Pathways and Potholes on the Road to the Learning Community


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Accepting the concept of a Learning Community requires more than a nodding recognition. Rather, it challenges faculty to admit that true learning only takes place when an environment of mutual inquiry takes place in both a real and virtual classroom. A Learning Community in a University environment challenges traditional notions of communication with “learners” rather than “students,” as it recognizes that everyone (including faculty) is a learner in a collegiate educational experience. A true Learning Community is characterized by high levels of performance and collective joy in mutual achievement. It rewards exemplary accomplishment of course objectives.

A Learning Community does not punitively recognize failure, but values accomplishment. Getting to that state of understanding requires the rejection of traditional notions of syllabus design, outside learning products (a.k.a. “assignments”) and learner evaluation. Achieving the proper environment for a Learning Community requires an unwavering buy-in from all levels of University administration and faculty leadership. While difficult to build, it leaves a lasting impression upon those who desire to learn more!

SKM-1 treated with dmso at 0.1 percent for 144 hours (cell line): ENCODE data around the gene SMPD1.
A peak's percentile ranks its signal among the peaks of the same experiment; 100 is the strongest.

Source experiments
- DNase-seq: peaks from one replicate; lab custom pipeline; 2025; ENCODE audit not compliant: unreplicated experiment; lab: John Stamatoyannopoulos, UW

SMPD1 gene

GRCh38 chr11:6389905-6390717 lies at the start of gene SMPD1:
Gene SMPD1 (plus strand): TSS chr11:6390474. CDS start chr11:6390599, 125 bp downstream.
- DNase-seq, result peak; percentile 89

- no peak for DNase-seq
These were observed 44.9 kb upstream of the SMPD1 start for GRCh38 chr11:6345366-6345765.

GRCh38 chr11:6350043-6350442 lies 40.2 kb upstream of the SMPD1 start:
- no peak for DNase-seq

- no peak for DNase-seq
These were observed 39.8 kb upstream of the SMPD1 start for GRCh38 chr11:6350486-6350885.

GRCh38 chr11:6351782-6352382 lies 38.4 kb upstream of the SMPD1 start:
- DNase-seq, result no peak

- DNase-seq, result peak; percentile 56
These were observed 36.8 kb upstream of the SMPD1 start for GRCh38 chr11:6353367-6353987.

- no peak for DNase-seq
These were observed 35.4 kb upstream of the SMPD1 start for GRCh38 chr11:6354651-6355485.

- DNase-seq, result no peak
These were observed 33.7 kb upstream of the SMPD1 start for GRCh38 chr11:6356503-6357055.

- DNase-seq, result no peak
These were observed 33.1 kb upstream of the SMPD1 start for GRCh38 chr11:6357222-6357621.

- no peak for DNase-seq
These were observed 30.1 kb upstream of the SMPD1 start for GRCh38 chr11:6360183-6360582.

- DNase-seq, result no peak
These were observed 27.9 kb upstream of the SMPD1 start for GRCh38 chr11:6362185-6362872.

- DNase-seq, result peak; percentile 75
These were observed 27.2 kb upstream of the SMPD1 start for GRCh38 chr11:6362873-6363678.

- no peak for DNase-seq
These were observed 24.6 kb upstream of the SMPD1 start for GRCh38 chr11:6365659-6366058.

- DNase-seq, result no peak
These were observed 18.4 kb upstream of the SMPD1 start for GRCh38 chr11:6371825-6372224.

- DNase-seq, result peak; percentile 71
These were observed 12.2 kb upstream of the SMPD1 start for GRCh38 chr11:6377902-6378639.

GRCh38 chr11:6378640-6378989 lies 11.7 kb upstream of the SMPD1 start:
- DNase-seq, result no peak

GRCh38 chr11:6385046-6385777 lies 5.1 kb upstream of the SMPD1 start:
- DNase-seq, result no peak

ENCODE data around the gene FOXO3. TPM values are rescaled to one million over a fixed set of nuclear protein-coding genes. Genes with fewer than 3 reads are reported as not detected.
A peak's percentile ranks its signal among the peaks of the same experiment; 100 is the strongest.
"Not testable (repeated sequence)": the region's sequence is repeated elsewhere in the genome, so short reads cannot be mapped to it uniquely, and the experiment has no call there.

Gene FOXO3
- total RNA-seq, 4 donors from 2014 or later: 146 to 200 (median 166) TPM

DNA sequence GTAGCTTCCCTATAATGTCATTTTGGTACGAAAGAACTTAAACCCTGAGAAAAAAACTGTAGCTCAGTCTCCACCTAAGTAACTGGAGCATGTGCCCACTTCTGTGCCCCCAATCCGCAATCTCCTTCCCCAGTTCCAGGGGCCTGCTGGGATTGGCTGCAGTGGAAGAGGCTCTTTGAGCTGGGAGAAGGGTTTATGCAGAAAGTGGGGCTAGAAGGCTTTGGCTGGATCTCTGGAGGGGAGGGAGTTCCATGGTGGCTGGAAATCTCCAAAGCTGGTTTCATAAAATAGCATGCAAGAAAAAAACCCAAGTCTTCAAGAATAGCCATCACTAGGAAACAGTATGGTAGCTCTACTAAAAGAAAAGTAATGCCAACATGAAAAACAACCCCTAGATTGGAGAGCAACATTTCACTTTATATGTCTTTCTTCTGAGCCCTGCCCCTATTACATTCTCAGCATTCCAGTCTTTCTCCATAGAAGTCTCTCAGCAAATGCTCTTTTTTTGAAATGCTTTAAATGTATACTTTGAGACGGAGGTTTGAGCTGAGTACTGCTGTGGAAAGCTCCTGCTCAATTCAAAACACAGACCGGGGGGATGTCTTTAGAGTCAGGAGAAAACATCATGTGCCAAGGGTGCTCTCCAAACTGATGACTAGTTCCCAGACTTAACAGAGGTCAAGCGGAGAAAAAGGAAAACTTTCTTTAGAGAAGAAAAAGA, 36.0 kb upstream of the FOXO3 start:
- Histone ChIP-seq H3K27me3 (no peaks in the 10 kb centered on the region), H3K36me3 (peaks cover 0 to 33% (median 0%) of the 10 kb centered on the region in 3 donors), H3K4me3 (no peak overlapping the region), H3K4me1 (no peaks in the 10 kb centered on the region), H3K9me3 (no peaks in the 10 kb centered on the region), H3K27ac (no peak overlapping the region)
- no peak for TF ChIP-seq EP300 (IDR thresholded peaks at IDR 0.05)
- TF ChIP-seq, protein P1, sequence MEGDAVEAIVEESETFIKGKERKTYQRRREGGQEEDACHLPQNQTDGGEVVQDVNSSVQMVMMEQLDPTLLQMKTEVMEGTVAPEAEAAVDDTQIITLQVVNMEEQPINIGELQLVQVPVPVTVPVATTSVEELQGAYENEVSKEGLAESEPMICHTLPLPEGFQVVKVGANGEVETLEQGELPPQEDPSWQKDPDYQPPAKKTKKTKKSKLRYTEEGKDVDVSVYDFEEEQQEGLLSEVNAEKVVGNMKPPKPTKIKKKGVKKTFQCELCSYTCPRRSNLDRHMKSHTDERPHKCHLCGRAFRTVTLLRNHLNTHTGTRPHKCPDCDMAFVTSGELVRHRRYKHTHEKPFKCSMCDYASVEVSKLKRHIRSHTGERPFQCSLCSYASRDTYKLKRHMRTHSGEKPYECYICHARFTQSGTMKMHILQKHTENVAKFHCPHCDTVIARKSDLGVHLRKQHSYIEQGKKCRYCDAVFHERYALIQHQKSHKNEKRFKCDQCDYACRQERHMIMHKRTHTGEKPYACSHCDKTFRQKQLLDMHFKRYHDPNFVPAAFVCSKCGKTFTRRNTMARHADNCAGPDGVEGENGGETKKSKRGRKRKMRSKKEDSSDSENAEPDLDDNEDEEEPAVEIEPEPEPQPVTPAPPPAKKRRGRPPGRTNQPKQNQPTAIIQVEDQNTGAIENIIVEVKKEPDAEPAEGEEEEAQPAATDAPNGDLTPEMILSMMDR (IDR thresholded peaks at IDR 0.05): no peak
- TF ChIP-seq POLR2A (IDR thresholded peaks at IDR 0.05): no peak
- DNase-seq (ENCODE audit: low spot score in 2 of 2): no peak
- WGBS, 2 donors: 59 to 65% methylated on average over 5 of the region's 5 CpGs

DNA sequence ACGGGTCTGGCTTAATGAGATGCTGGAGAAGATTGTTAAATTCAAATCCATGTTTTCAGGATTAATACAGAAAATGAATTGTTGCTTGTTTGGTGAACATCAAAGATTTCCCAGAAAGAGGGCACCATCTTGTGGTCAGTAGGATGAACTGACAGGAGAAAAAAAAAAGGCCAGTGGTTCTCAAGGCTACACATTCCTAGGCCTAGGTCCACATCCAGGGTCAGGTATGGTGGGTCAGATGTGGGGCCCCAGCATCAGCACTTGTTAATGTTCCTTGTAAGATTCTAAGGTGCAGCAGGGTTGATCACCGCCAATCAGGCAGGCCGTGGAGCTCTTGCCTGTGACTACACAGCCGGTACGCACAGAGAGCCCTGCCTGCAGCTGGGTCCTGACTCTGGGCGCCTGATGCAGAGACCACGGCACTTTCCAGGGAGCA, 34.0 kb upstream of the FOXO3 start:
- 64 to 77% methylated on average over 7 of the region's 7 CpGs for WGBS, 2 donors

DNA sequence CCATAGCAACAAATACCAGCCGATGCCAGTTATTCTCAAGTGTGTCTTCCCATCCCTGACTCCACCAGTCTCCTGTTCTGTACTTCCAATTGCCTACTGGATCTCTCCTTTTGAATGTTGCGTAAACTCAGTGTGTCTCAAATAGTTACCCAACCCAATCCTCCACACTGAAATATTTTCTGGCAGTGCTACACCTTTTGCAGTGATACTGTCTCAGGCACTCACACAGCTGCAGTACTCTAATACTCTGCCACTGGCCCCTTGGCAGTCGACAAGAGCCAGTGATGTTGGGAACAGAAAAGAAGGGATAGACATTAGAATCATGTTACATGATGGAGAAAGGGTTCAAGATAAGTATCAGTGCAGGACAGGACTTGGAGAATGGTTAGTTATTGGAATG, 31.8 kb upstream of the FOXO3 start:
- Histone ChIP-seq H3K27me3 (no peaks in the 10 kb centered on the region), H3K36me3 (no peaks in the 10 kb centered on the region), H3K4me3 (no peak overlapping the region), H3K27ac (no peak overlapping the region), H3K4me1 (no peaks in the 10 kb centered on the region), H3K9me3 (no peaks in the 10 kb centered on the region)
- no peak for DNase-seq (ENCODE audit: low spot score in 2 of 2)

John C. Lewis, Ed.D.

Dr. Lewis teaches several classes in research methods, management, educational methodology and critical thinking. His professional interests include health care management, instructional strategy, adjunct faculty management, online education, development of the adult learner and the promotion of excellence in university instruction.



1. Identify characteristics of a true Learning Community.

2. Define and be able to apply methods of creating the Learning Community philosophy and environment.

3. Be prepared to defend the strengths of this changing model of educational delivery and application.

Presentation: 50 minutes

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